In the beginning of class, I was having a little trouble understand the functions of the R groups and whatnot however, after listening to the lecture and taking more notes in the subject.  However, I am still a little bit confused about some details about proteins.  However, before consulting Dr. Weber I will review over my notes and read through the chapter once more and if I have any questions I will email him or ask him before/ after class. 




Yesterday, September 17th Friday, the class discussed a few topics and then read about an experiment on proteins.  The class discussed nucleic acids.  Nucleic acids have codes for protein synthesis.  Nucleic acid examples are DNA and RNA.  The class then discussed briefly about what a gene essentially is.  A gene is a discreet unit of DNA that encodes for a functional product (RNA, protein).  The class also learned that a protein can NOT fold unless it has genes present.  Peptide bonds hold them in place (these bonds are covalent by the way).  the class also learned that every peptide bond makes them stronger.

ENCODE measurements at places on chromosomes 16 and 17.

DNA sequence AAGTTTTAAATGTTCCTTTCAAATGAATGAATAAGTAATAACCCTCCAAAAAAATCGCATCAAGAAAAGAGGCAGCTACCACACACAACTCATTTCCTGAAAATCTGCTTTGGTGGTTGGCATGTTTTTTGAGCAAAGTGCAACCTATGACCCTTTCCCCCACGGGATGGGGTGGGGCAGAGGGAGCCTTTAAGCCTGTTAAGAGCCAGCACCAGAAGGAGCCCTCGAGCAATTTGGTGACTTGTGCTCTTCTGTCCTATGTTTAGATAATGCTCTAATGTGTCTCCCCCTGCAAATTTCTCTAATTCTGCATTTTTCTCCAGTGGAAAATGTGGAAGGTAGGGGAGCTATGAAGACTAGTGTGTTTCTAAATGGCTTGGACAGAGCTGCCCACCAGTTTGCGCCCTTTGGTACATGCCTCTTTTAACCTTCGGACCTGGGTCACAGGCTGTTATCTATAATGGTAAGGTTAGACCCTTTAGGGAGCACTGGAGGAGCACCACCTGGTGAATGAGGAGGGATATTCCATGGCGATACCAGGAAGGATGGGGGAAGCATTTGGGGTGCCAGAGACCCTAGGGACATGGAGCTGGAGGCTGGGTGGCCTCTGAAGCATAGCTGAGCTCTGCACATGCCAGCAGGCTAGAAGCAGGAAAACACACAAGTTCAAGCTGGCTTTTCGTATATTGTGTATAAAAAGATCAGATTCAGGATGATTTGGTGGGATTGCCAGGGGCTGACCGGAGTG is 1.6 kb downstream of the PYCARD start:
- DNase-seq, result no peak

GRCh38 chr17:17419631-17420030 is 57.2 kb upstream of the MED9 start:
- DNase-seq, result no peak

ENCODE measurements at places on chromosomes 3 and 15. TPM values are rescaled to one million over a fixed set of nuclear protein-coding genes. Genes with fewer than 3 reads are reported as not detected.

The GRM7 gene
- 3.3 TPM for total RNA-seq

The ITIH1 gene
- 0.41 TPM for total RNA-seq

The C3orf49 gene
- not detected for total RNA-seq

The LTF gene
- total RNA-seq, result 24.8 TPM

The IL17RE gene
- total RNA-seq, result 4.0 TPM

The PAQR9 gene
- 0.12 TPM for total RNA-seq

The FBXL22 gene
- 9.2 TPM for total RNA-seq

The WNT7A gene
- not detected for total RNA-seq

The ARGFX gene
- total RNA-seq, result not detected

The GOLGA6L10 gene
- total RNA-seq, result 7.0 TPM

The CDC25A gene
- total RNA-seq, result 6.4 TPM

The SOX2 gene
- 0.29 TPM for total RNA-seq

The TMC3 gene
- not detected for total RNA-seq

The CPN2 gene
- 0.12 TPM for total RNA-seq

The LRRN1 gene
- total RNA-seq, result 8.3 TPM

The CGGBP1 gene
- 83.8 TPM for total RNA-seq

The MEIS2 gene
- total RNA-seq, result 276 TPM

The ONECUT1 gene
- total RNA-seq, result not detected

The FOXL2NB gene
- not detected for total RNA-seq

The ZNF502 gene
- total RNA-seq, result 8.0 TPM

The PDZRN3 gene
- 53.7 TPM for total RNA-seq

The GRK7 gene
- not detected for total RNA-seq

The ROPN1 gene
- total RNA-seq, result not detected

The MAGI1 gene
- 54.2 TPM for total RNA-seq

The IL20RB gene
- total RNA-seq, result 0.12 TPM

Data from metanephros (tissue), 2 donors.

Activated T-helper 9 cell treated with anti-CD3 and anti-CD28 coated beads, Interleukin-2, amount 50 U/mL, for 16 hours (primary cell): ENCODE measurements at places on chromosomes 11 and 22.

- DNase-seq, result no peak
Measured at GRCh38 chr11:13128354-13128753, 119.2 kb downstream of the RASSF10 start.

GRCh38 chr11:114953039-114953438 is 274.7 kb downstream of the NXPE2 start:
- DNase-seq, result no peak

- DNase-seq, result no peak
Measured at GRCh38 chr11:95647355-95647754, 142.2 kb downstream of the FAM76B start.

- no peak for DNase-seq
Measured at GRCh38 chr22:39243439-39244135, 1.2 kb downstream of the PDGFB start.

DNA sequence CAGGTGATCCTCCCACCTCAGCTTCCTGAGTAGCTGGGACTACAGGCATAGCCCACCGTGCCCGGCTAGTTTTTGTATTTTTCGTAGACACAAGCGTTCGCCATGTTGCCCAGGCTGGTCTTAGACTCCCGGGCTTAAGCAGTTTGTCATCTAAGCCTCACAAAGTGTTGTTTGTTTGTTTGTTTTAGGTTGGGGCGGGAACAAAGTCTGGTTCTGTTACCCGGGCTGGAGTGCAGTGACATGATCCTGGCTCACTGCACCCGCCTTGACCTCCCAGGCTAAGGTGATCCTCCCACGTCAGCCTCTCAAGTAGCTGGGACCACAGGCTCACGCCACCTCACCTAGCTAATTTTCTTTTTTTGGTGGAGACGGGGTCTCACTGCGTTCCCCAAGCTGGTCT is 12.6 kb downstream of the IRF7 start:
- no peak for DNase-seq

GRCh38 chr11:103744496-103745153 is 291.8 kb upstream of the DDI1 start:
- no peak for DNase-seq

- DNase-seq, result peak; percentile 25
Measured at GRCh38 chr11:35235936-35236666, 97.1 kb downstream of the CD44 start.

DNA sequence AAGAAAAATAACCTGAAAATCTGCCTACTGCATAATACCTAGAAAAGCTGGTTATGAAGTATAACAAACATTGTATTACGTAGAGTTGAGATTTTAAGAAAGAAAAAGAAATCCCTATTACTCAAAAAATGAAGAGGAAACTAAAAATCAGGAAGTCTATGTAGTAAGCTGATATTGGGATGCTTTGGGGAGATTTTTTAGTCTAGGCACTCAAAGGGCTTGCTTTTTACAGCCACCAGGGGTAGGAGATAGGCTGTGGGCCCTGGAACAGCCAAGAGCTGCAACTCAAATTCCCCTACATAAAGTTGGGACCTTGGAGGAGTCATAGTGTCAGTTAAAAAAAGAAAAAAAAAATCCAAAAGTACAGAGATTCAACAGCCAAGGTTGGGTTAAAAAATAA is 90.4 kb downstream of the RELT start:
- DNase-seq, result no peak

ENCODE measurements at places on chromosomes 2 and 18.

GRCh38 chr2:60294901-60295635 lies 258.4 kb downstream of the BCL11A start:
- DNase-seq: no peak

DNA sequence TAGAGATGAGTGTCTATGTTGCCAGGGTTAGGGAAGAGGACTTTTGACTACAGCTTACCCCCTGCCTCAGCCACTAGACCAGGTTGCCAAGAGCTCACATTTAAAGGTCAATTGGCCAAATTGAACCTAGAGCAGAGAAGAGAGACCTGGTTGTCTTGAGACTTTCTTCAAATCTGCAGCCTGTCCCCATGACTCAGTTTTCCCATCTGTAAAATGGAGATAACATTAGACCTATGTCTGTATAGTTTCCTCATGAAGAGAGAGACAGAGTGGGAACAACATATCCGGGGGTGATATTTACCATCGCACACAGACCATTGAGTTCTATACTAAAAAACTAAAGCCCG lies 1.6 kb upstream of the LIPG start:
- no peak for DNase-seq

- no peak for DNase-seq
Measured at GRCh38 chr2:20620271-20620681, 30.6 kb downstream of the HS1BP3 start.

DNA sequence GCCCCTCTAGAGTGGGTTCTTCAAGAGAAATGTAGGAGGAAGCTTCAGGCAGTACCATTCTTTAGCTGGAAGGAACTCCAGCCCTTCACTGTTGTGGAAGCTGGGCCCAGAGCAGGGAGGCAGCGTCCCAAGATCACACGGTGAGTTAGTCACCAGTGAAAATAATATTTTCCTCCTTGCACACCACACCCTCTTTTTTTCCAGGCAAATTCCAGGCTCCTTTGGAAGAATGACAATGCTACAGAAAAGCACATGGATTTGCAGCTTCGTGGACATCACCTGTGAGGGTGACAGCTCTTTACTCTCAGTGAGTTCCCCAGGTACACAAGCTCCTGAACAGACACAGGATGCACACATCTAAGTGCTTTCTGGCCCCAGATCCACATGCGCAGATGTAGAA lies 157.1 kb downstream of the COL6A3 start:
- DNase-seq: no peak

One thing in class that we did discuss that I had some trouble with was Vanderwalls (based on where the electrons are, they have different charges).  I'm sure the concept of Vanderwall's is fairly simple but for some reason it's just not sticking in my head.  Hopefully I will be able to find another tacky video on you- tube that will sing to me about it so I can remember the details and I'm sure you'll enjoy watching it as well :).